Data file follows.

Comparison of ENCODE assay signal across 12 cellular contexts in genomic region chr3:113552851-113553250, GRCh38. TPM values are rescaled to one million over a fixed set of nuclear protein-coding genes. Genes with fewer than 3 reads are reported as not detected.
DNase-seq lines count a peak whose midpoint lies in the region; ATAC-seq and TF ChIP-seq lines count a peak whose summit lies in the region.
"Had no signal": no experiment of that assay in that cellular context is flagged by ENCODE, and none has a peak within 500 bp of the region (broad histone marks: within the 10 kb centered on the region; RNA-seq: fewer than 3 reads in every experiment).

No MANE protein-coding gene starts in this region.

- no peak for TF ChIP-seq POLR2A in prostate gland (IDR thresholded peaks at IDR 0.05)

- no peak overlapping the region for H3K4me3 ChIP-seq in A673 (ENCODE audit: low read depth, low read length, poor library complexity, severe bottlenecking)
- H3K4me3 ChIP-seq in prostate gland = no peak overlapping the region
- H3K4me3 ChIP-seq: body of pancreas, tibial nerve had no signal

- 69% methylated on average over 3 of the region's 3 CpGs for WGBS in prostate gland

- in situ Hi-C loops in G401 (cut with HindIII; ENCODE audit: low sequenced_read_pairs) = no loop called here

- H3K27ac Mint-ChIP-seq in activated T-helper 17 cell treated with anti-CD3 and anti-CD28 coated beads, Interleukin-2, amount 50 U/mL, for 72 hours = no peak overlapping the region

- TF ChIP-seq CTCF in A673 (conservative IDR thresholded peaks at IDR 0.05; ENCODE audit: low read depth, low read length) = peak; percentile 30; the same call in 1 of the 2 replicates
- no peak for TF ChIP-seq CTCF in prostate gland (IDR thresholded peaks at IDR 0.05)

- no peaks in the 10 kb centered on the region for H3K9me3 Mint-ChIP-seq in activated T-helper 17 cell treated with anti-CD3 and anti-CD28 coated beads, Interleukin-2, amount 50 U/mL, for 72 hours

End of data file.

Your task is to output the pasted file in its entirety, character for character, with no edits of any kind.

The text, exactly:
Comparison of ENCODE assay signal across 12 cellular contexts in genomic region chr3:113552851-113553250, GRCh38. TPM values are rescaled to one million over a fixed set of nuclear protein-coding genes. Genes with fewer than 3 reads are reported as not detected.
DNase-seq lines count a peak whose midpoint lies in the region; ATAC-seq and TF ChIP-seq lines count a peak whose summit lies in the region.
"Had no signal": no experiment of that assay in that cellular context is flagged by ENCODE, and none has a peak within 500 bp of the region (broad histone marks: within the 10 kb centered on the region; RNA-seq: fewer than 3 reads in every experiment).

No MANE protein-coding gene starts in this region.

- no peak for TF ChIP-seq POLR2A in prostate gland (IDR thresholded peaks at IDR 0.05)

- no peak overlapping the region for H3K4me3 ChIP-seq in A673 (ENCODE audit: low read depth, low read length, poor library complexity, severe bottlenecking)
- H3K4me3 ChIP-seq in prostate gland = no peak overlapping the region
- H3K4me3 ChIP-seq: body of pancreas, tibial nerve had no signal

- 69% methylated on average over 3 of the region's 3 CpGs for WGBS in prostate gland

- in situ Hi-C loops in G401 (cut with HindIII; ENCODE audit: low sequenced_read_pairs) = no loop called here

- H3K27ac Mint-ChIP-seq in activated T-helper 17 cell treated with anti-CD3 and anti-CD28 coated beads, Interleukin-2, amount 50 U/mL, for 72 hours = no peak overlapping the region

- TF ChIP-seq CTCF in A673 (conservative IDR thresholded peaks at IDR 0.05; ENCODE audit: low read depth, low read length) = peak; percentile 30; the same call in 1 of the 2 replicates
- no peak for TF ChIP-seq CTCF in prostate gland (IDR thresholded peaks at IDR 0.05)

- no peaks in the 10 kb centered on the region for H3K9me3 Mint-ChIP-seq in activated T-helper 17 cell treated with anti-CD3 and anti-CD28 coated beads, Interleukin-2, amount 50 U/mL, for 72 hours